The Meir Hanin International Aerospace Prize Guest Seminar - The Challenges of Nonlinear Kalman Filtering
Kevin T. Crofton Faculty Chair of Aerospace & Ocean Engineering
Virginia Tech, Blacksburg, VA, U.S.A.
The challenges of nonlinear Kalman filtering are presented, and a number of proposed solutions are examined. A Kalman filter forms an a posteriori estimate of the state of a dynamic system, and it computes an estimation error covariance. It provides the optimal solution to any problem that is linear and Gaussian. Various approximate Kalman filters and related estimation algorithms have been developed for nonlinear problems. Some of them work well for important applications, but none of them can provide a good solution to every conceivable nonlinear problem. A given filter may diverge on certain problems. Alternatively, it may converge, but yield much more estimation error than would an optimal filter. Another filter may converge and achieve good accuracy, but at a prohibitive cost in terms of computational resources. The set of nonlinear filters that are reviewed and compared include the Extended Kalman Filter (EKF), the Sigma-Points Filter — also known as the Unscented Kalman Filter (UKF), the Particle Filter (PF), the Backward-Smoothing Extended Kalman Filter (BSEKF) – a modification of the Moving Horizon Estimator (MHE), and the Gaussian Mixture Filter (GMF). Nonlinear problems that are used to examine these filters’ performance include spacecraft attitude/rate/ moment-of-inertia estimation, angles-only spacecraft orbit determination, and the Blind Tricyclist nonlinear estimation benchmark problem. The filters are compared in terms of convergence reliability, accuracy, and computational cost. These comparisons demonstrate that no single nonlinear filtering algorithm is superior to all others in every respect. Therefore, a good estimation practitioner must know about many or most of these filtering options and choose among them to develop the best solution to a given problem.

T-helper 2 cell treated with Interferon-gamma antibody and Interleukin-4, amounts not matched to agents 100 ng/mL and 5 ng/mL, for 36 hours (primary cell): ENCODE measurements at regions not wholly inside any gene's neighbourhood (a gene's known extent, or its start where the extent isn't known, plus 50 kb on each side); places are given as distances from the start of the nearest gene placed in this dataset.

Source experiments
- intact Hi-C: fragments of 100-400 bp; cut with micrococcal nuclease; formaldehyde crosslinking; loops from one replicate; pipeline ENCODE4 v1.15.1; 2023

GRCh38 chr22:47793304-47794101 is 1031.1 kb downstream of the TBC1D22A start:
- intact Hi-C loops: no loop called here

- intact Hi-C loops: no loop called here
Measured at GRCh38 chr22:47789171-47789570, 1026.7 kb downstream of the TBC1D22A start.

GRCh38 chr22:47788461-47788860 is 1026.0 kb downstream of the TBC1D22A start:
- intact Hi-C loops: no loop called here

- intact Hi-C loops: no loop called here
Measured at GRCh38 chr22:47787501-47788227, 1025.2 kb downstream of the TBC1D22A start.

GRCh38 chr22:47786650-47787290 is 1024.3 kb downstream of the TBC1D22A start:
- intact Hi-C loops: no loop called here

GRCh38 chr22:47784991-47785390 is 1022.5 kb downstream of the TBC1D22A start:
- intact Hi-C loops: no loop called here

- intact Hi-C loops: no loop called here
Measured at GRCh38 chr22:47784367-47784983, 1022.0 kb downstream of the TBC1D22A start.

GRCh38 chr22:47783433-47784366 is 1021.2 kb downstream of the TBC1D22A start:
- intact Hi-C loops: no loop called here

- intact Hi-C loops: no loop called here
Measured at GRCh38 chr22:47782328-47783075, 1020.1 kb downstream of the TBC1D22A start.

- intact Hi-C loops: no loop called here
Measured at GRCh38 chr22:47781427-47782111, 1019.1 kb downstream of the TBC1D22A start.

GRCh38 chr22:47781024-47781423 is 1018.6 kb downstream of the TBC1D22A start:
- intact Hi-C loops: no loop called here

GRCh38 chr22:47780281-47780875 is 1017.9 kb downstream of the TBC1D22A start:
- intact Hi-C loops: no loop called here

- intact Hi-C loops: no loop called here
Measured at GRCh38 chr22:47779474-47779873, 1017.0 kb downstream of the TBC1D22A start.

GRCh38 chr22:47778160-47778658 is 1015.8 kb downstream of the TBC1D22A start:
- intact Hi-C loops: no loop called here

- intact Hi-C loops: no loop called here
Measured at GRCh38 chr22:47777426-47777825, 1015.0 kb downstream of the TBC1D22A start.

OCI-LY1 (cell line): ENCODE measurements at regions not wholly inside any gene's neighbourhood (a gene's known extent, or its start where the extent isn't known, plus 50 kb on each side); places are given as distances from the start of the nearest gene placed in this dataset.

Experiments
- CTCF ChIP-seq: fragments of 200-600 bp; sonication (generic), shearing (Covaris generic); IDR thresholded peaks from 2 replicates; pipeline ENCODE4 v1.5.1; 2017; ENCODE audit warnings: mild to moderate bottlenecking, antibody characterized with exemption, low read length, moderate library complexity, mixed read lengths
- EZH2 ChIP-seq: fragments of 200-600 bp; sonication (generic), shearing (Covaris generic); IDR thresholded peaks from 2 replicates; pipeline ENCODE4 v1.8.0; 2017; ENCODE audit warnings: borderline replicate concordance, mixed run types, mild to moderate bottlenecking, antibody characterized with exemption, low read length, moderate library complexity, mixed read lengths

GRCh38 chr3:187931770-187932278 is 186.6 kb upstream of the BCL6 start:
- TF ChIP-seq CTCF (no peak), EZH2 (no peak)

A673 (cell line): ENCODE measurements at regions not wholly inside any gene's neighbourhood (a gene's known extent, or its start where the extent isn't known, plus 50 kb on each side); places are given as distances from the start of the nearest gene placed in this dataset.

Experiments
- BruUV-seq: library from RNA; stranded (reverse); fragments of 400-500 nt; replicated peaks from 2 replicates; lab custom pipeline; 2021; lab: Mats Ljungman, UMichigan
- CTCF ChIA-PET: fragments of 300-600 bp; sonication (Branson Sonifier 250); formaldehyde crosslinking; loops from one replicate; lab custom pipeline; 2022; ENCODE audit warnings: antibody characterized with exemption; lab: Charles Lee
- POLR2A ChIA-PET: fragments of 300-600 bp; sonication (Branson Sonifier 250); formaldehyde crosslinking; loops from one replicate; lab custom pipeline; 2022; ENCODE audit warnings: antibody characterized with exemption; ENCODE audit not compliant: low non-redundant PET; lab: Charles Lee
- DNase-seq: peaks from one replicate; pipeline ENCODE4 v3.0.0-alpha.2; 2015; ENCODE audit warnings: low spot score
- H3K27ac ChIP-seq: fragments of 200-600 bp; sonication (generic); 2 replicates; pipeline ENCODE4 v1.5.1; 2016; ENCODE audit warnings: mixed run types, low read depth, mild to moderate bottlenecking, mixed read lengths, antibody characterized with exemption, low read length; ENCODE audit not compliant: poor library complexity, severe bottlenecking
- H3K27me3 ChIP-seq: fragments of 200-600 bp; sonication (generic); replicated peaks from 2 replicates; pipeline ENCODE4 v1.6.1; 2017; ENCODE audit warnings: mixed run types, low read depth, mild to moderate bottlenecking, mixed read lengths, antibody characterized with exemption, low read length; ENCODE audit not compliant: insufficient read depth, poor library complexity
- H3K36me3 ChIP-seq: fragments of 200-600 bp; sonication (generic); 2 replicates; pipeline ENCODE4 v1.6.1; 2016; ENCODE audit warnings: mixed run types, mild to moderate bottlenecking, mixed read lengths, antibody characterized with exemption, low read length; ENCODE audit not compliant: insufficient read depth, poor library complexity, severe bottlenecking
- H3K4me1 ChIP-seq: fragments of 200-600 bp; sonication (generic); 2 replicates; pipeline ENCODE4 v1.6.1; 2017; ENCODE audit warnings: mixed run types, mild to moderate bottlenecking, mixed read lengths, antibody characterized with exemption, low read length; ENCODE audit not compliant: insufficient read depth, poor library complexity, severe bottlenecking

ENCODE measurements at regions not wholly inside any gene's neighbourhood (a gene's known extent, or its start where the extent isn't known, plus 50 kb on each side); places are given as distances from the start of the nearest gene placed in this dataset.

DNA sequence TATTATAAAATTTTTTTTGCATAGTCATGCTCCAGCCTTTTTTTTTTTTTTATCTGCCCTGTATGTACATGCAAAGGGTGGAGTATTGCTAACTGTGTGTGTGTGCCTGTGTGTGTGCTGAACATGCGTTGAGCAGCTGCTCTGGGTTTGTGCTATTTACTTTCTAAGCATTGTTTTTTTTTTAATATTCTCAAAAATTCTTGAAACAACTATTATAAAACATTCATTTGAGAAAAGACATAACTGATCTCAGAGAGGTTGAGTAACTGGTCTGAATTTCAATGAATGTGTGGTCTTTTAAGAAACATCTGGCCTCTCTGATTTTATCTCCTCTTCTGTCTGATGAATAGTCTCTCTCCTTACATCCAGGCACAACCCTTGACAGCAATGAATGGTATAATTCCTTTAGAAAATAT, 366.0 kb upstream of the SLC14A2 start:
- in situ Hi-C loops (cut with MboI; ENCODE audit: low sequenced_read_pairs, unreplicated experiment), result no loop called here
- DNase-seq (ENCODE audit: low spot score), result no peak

The talk will be given in English
Sun, 08-03-2020, 13:30 (Gathering at 13:00)Auditorium 235, Second Floor, Aerospace Eng.
Light refreshments will be served before the lecture